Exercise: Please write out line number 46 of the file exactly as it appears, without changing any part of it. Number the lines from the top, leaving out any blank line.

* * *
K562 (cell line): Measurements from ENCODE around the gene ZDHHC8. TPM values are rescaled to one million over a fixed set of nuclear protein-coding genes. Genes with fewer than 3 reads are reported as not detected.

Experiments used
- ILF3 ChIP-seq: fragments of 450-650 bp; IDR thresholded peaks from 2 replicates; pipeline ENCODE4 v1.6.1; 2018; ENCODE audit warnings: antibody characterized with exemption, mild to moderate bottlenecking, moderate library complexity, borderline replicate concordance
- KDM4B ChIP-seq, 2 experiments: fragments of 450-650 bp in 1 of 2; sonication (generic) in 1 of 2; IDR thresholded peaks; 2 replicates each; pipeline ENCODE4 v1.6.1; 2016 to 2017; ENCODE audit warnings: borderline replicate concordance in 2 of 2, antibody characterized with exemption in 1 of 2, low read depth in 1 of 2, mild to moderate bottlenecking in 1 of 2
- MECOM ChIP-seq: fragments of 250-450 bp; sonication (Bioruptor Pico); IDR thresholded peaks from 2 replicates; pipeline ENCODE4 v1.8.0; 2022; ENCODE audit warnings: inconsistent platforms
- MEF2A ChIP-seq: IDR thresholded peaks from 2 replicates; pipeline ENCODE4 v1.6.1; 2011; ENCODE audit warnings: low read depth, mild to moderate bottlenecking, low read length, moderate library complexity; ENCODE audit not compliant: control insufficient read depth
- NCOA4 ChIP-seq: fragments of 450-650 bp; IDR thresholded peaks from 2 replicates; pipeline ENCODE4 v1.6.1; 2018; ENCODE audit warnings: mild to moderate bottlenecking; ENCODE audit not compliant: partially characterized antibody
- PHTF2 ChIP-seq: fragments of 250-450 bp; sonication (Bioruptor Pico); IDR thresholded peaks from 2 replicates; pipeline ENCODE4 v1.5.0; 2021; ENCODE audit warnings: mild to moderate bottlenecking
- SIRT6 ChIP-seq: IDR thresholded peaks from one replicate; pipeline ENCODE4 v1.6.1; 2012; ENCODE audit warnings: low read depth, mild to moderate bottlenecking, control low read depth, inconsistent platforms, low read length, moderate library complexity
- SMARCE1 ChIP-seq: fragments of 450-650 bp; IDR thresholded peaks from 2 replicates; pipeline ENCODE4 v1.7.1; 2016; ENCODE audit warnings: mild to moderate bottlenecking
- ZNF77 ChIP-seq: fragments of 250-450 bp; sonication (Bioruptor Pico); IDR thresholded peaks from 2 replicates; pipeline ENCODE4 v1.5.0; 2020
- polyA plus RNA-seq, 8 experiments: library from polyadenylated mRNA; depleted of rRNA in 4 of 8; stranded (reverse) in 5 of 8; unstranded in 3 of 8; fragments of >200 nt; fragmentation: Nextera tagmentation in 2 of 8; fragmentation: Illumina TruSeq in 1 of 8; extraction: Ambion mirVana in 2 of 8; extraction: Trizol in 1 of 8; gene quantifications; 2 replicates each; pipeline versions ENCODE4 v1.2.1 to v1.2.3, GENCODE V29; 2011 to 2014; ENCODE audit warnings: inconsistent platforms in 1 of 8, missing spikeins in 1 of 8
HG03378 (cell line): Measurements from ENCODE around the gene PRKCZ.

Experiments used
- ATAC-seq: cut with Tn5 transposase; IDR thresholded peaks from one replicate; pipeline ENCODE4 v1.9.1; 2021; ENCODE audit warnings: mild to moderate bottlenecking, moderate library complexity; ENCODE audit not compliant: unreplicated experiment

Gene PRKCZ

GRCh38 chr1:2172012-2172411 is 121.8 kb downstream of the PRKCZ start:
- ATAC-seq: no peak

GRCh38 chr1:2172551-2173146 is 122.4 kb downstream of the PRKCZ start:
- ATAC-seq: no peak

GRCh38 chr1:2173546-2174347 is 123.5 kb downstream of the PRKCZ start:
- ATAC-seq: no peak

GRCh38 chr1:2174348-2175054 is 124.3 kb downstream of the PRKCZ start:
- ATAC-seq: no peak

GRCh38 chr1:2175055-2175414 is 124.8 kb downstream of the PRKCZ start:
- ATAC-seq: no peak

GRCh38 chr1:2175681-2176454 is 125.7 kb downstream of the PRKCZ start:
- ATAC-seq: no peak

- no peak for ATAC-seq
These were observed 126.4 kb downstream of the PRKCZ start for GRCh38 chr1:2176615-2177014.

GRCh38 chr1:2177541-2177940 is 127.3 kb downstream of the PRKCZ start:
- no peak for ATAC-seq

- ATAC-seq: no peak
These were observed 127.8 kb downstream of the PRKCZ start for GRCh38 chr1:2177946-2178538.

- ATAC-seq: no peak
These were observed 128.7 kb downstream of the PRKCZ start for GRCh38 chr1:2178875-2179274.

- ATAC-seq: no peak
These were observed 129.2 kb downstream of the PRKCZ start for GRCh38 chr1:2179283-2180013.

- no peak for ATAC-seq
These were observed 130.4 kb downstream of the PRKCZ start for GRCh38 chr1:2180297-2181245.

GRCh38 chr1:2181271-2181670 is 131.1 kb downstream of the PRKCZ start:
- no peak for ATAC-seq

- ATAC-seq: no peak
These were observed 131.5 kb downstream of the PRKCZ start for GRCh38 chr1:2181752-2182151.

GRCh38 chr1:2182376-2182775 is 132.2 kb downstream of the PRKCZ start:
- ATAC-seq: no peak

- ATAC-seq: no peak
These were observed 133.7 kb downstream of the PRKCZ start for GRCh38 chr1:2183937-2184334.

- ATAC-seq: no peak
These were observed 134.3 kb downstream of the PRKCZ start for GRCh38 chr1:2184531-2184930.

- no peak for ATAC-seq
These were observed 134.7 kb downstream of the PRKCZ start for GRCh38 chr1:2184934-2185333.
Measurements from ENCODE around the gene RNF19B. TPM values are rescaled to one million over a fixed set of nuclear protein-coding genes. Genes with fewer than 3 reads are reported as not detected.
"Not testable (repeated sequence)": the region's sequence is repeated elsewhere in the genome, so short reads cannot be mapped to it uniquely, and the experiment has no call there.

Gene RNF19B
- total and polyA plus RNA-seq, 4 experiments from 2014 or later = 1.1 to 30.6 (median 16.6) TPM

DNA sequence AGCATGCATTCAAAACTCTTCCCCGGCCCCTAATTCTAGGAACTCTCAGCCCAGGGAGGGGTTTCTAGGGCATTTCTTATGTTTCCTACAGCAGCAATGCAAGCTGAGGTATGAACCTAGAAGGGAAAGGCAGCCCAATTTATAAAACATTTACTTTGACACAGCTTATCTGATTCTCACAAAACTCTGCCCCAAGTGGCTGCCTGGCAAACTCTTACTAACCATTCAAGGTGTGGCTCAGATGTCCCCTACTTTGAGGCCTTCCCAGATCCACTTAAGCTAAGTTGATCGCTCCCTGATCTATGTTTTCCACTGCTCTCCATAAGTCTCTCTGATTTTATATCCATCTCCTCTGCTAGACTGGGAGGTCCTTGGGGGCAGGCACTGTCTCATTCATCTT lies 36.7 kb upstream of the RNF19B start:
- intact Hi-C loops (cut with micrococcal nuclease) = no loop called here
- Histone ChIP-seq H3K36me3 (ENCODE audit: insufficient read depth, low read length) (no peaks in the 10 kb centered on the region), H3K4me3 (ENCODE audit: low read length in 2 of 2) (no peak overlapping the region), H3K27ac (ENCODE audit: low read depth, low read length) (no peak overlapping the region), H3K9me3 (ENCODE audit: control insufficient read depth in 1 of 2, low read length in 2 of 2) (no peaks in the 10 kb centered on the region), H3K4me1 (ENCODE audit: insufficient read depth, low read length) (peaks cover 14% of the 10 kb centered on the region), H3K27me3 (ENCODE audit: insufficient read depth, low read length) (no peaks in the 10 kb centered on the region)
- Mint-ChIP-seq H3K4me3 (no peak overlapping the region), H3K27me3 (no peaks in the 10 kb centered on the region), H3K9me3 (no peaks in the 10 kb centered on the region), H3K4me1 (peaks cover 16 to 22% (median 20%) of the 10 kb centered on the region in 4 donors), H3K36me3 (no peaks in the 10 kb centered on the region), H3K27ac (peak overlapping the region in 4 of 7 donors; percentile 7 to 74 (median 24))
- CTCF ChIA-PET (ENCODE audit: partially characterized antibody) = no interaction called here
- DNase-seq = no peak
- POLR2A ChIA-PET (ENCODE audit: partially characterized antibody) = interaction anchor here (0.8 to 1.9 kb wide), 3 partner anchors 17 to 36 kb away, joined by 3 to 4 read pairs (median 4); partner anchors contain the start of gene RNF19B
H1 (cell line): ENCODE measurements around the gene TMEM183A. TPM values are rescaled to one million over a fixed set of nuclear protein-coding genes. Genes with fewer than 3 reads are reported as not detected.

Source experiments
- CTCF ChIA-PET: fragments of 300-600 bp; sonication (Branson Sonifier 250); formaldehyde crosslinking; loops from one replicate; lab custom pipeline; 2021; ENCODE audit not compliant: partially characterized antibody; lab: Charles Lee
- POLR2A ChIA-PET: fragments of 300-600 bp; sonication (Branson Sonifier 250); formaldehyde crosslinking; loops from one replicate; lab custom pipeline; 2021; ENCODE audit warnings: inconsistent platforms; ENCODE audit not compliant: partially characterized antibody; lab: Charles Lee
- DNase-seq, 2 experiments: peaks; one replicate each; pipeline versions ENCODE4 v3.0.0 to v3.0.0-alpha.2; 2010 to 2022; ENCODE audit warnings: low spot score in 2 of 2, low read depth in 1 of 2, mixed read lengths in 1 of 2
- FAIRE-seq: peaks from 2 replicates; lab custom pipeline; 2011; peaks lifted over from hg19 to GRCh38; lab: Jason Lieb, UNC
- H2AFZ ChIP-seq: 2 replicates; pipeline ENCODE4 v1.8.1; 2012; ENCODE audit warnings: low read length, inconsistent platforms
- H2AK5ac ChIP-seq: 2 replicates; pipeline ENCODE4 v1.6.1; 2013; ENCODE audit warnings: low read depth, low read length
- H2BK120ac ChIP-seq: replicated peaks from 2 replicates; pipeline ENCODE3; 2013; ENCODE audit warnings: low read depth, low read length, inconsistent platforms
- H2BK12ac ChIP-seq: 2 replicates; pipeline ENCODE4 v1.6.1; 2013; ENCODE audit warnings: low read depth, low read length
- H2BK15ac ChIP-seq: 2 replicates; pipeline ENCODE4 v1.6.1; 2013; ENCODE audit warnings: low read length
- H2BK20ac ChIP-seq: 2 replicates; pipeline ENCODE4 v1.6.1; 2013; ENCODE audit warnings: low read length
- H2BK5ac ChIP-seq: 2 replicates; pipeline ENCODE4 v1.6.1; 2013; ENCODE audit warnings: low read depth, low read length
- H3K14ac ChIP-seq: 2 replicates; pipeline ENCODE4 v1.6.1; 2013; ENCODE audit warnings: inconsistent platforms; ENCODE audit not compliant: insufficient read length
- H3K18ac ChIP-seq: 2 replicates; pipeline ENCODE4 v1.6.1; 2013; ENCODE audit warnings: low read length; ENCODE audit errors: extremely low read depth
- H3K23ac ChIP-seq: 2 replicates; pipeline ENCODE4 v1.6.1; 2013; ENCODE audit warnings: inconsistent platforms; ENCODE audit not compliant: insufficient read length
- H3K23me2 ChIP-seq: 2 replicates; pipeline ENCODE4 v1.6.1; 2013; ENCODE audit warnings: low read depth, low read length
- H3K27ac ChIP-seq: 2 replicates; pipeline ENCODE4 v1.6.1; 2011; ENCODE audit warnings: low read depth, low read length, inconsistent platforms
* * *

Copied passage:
- ATAC-seq: no peak